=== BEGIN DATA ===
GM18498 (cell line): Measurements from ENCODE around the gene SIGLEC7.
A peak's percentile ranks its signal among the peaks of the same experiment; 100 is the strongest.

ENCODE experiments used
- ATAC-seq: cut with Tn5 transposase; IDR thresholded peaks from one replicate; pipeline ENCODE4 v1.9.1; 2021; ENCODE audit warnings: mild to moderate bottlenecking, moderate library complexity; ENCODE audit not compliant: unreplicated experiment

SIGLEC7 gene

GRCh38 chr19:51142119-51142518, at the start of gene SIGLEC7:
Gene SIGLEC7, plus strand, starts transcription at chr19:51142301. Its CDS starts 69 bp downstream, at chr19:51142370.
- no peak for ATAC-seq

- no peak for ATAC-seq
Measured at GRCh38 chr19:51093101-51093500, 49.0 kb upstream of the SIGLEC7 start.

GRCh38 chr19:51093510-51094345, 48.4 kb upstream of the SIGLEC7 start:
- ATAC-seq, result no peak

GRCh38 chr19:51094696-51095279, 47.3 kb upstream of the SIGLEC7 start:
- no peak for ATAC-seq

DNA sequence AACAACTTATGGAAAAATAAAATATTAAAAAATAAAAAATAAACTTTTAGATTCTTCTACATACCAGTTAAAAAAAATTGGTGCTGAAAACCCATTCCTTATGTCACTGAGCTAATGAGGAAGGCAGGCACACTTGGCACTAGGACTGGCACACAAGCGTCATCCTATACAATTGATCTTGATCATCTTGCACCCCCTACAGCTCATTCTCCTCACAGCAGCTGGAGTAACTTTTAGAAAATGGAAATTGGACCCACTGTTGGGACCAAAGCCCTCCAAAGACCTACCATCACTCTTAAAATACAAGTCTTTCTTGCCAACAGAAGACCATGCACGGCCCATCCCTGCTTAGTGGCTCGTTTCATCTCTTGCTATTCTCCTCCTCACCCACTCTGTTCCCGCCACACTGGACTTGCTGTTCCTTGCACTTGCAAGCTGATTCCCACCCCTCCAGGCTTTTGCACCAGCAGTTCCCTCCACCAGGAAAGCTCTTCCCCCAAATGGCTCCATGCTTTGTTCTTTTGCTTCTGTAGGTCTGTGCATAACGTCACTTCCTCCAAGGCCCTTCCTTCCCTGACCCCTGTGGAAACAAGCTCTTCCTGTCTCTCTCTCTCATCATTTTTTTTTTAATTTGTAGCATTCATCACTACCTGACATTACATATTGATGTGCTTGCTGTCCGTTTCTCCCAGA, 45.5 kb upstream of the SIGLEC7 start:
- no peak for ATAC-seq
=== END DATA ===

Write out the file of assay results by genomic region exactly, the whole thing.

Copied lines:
GM18498 (cell line): Measurements from ENCODE around the gene SIGLEC7.
A peak's percentile ranks its signal among the peaks of the same experiment; 100 is the strongest.

ENCODE experiments used
- ATAC-seq: cut with Tn5 transposase; IDR thresholded peaks from one replicate; pipeline ENCODE4 v1.9.1; 2021; ENCODE audit warnings: mild to moderate bottlenecking, moderate library complexity; ENCODE audit not compliant: unreplicated experiment

SIGLEC7 gene

GRCh38 chr19:51142119-51142518, at the start of gene SIGLEC7:
Gene SIGLEC7, plus strand, starts transcription at chr19:51142301. Its CDS starts 69 bp downstream, at chr19:51142370.
- no peak for ATAC-seq

- no peak for ATAC-seq
Measured at GRCh38 chr19:51093101-51093500, 49.0 kb upstream of the SIGLEC7 start.

GRCh38 chr19:51093510-51094345, 48.4 kb upstream of the SIGLEC7 start:
- ATAC-seq, result no peak

GRCh38 chr19:51094696-51095279, 47.3 kb upstream of the SIGLEC7 start:
- no peak for ATAC-seq

DNA sequence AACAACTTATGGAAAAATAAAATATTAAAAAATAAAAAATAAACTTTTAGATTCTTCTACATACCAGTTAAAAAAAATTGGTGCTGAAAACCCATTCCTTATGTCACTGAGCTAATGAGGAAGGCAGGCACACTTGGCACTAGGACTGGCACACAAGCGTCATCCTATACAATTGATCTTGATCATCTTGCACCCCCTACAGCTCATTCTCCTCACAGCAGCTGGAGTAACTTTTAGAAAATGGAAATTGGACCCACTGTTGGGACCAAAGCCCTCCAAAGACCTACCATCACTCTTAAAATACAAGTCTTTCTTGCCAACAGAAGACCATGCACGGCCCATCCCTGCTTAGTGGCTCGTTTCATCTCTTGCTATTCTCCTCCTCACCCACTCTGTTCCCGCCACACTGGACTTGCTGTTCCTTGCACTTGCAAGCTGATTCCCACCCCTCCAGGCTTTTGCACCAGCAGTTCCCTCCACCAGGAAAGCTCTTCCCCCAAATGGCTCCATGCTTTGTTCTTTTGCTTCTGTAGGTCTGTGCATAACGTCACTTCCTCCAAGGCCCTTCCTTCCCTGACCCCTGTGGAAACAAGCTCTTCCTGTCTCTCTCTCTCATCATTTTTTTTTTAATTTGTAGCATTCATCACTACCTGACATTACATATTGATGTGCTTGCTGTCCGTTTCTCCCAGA, 45.5 kb upstream of the SIGLEC7 start:
- no peak for ATAC-seq